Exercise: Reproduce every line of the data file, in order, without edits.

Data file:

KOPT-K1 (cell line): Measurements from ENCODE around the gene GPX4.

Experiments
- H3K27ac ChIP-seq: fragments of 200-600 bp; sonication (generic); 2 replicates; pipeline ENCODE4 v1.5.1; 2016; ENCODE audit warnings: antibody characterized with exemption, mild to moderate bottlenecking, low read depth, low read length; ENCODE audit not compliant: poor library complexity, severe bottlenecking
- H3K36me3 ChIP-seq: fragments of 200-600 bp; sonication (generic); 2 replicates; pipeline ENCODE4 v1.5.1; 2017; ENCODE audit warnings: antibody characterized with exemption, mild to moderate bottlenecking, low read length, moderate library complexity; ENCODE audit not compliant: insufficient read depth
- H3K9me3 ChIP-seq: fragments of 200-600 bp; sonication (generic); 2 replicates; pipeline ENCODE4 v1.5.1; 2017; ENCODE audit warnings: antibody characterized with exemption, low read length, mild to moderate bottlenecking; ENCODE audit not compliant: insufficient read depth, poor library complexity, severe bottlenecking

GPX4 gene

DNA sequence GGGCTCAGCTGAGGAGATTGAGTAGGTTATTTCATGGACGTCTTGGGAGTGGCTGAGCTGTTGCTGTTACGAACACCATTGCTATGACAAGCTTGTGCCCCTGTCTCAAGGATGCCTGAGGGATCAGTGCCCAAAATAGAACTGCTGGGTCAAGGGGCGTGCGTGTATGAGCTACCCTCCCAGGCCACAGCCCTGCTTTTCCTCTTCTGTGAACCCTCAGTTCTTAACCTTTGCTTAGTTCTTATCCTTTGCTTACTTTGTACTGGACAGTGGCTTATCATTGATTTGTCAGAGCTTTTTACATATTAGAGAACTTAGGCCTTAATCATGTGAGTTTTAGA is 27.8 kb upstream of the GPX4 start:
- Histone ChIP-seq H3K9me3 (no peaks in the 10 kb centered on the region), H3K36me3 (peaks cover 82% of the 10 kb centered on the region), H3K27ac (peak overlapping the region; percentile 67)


KOPT-K1 (cell line): Measurements from ENCODE around the gene GPX4.

Experiments
- H3K27ac ChIP-seq: fragments of 200-600 bp; sonication (generic); 2 replicates; pipeline ENCODE4 v1.5.1; 2016; ENCODE audit warnings: antibody characterized with exemption, mild to moderate bottlenecking, low read depth, low read length; ENCODE audit not compliant: poor library complexity, severe bottlenecking
- H3K36me3 ChIP-seq: fragments of 200-600 bp; sonication (generic); 2 replicates; pipeline ENCODE4 v1.5.1; 2017; ENCODE audit warnings: antibody characterized with exemption, mild to moderate bottlenecking, low read length, moderate library complexity; ENCODE audit not compliant: insufficient read depth
- H3K9me3 ChIP-seq: fragments of 200-600 bp; sonication (generic); 2 replicates; pipeline ENCODE4 v1.5.1; 2017; ENCODE audit warnings: antibody characterized with exemption, low read length, mild to moderate bottlenecking; ENCODE audit not compliant: insufficient read depth, poor library complexity, severe bottlenecking

GPX4 gene

DNA sequence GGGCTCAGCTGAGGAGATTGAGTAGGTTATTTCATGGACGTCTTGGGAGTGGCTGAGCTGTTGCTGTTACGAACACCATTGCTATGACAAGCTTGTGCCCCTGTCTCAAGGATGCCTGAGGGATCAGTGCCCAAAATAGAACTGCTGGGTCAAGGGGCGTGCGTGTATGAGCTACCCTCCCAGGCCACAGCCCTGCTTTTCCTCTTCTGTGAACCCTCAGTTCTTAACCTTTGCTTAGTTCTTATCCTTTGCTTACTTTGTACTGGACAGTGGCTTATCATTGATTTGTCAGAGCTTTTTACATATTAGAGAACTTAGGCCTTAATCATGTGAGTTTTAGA is 27.8 kb upstream of the GPX4 start:
- Histone ChIP-seq H3K9me3 (no peaks in the 10 kb centered on the region), H3K36me3 (peaks cover 82% of the 10 kb centered on the region), H3K27ac (peak overlapping the region; percentile 67)